Since I started to edit Enjoyable Philosophy both in Japanese and English, I’ve become aware of my poor English ability, and that made me enter the English conversation school in Shibuya, Tokyo from this April. The other day, I had a chance to talk about the issue of organ transplants after brain death, as the class’s theme was medical issues in Japan. The lecturer, who is from England, kindly listened attentively to my story, and added some grammatical corrections to some of my English expressions. At the class, I thought of one thing: “Is the information about the law revision for organ transplant and the way to express people’s will under the law really reaching foreign people living in Japan?” Before the law was revised in 2009, a person’s organs could not be taken without him or her having signed a document beforehand. After 2009, however, the person’s family has been able to make this decision if the person’s will is not clear, and also the age limit for organ donation, where one must be over 15 years old, was removed from law.When I told that story to the British lecturer, he nodded his head saying, “They changed the law to opt-out so that the organs could easily be taken from people ignorant of the law, didn’t they?” (Opt-out means withdraw or leave. In relation to receiving advertisements in your email inbox from specific companies for instance, while you keep receiving them without any agreement, sometimes you have a chance to ‘opt-out’, by following a link and entering your email address, which means that you will no longer receive the adverts. Under this ‘opt-out’ system, a provider of any kind of service assumes that the receivers are happy to keep the service until they say otherwise.)
The lecturer is a graduate school student in Japan, and has wide knowledge of Finance and International Relations. Although he understood the main points precisely from my poor English explanations, it seemed that he didn’t know about the changes to the law. I’m sure that even most Japanese people do not know about this, but if they are Japanese, they will have more of a chance to realize it though acquiring or renewing their drivers’ licenses or insurance cards, where they are required to write their will.
I gave the lecturer some copies of Enjoyable Philosophy, and the next week, I asked him how he felt about the magazine. He enjoyed reading the first volume that was bilingual, but he needed more time to read the third volume that was only in Japanese. The third volume was about organ transplant after brain death, but when we talked about the editorial policy in the editorial meeting, we decided not to include the English translations because we thought that this is about the Japanese legal system and precise Japanese information was required. I really regretted my decision on that day.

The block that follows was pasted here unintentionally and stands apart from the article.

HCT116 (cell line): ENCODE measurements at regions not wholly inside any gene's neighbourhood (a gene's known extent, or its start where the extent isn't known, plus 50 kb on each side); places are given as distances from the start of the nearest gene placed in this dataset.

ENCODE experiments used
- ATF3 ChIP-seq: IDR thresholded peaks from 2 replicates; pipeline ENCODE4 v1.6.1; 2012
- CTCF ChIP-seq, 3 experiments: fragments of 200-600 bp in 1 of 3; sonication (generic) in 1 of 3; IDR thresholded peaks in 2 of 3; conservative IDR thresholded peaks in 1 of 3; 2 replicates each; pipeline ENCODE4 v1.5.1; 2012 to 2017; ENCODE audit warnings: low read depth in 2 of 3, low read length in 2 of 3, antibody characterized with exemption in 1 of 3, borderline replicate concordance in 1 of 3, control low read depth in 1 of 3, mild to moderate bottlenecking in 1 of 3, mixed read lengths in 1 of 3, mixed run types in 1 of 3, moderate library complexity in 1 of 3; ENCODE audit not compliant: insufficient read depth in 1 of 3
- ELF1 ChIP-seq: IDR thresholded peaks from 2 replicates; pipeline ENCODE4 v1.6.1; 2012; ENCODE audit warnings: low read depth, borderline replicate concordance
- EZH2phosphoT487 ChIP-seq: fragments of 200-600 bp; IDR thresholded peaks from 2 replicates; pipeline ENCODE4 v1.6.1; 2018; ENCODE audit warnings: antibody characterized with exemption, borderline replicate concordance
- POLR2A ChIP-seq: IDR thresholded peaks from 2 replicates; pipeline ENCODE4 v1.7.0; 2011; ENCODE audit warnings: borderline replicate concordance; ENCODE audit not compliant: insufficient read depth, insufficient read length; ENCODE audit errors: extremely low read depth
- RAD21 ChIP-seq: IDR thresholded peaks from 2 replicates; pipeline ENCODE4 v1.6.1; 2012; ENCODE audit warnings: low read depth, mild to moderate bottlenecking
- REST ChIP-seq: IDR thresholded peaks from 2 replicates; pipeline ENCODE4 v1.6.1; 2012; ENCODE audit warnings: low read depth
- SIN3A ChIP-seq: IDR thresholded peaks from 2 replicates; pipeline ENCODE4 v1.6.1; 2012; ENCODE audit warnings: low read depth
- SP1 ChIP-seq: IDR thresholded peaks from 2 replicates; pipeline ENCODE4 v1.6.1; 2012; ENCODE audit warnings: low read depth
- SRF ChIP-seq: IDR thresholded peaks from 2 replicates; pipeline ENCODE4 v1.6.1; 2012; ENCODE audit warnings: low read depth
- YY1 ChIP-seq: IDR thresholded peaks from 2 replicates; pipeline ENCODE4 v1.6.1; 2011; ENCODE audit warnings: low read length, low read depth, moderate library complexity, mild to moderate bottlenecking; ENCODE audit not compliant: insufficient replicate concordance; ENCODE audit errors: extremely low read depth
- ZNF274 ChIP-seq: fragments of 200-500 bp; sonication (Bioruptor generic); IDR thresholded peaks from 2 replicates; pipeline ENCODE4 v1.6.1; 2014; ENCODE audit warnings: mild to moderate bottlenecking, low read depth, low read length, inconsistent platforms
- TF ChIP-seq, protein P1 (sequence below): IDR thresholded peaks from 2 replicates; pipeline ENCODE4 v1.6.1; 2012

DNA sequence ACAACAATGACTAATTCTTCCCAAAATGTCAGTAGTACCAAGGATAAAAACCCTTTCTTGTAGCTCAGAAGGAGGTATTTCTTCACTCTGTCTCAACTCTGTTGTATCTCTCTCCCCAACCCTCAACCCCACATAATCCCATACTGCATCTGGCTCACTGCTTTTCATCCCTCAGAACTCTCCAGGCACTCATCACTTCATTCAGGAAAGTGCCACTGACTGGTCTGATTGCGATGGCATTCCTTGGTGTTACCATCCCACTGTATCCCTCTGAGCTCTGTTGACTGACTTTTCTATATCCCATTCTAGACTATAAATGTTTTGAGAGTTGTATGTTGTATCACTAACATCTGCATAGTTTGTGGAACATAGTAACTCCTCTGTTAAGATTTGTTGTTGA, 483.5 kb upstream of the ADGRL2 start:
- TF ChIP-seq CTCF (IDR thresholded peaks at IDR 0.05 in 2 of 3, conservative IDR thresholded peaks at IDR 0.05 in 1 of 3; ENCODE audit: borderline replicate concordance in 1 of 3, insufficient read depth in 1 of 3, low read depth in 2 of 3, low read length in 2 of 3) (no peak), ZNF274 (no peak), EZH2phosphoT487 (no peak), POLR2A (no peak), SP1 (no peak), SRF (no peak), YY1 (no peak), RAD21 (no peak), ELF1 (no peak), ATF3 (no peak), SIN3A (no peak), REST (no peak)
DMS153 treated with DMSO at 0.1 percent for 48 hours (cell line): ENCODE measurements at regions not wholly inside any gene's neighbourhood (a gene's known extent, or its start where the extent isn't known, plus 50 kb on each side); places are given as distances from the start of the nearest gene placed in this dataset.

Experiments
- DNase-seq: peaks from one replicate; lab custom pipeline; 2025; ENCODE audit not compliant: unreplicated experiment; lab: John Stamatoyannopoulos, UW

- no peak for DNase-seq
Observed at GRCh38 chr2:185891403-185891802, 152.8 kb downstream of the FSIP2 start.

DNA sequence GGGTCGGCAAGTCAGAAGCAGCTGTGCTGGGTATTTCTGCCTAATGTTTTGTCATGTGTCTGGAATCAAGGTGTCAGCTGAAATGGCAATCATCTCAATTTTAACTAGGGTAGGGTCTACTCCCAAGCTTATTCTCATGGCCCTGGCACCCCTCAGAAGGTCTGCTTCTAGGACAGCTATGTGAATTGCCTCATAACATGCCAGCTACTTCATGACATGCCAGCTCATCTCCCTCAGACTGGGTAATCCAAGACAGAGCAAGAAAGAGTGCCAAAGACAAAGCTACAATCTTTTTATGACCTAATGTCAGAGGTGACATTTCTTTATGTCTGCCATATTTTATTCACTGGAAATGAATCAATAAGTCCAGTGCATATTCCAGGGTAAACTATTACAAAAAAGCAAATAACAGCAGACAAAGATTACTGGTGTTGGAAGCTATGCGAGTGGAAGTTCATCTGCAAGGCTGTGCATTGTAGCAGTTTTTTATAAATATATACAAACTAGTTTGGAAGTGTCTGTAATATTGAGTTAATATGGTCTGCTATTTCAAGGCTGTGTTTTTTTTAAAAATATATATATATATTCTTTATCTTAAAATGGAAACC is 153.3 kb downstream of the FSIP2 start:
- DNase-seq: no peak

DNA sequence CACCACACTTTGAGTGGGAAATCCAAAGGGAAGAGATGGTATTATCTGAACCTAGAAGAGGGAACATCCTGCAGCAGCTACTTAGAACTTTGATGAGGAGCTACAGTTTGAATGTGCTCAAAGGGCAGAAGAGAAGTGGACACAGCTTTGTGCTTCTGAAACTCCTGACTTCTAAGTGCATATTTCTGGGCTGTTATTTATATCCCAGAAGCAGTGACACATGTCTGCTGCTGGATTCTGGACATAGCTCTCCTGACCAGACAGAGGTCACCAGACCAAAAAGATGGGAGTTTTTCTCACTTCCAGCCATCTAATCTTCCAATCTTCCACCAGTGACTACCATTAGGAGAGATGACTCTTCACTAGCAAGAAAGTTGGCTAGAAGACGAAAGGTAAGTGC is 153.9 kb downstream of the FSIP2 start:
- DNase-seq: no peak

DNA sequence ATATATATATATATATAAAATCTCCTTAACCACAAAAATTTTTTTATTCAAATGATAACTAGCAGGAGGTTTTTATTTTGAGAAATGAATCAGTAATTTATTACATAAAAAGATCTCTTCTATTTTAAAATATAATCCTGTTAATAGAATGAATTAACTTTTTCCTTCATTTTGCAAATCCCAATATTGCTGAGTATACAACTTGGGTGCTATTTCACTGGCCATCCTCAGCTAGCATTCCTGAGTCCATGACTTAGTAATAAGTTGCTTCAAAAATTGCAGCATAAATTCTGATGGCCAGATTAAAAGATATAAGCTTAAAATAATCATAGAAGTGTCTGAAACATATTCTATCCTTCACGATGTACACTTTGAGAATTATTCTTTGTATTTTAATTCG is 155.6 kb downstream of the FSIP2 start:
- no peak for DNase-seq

You may already know the news about the Japanese parents who were in Singapore for business and decided to donate their 1-year-old daughter’s organ after she suffered brain death from an accident at a pool. After a while, the news story about the parents who made this hard decision was published on Asahi Shinbun, but I do not see how they could have given true informed consent in a foreign country where the language and culture are different from Japan.
The story about the Japanese parents and my conversation with the English lecturer seem connected. The English lecturer said “They changed the law to opt-out so that the organs could easily be taken from people ignorant of the law, didn’t they?” The “people ignorant of the law” here sounds like it would include all foreign people living in a foreign country.
In the WHO’s guidelines, they proposes to improve legislation in each country to avoid the illegal trade in human organs. The Japanese revision of the law to opt-out seems to be a part of trying to meet this international requirement, but I think that an information service for prospective donors or their families who are living in a foreign country might be needed from now. If we limit our concern to Japan, this will include foreigners living in Japan and Japanese living abroad.
As our magazine is a small magazine, we have a limited chance to contribute to this debate but I would like to help keep foreigners living in Japan informed about the current situation here regarding the medical law system etc. As a part of that, I am going to start blogging from today both in Japanese and English. I hope I won’t quit easily.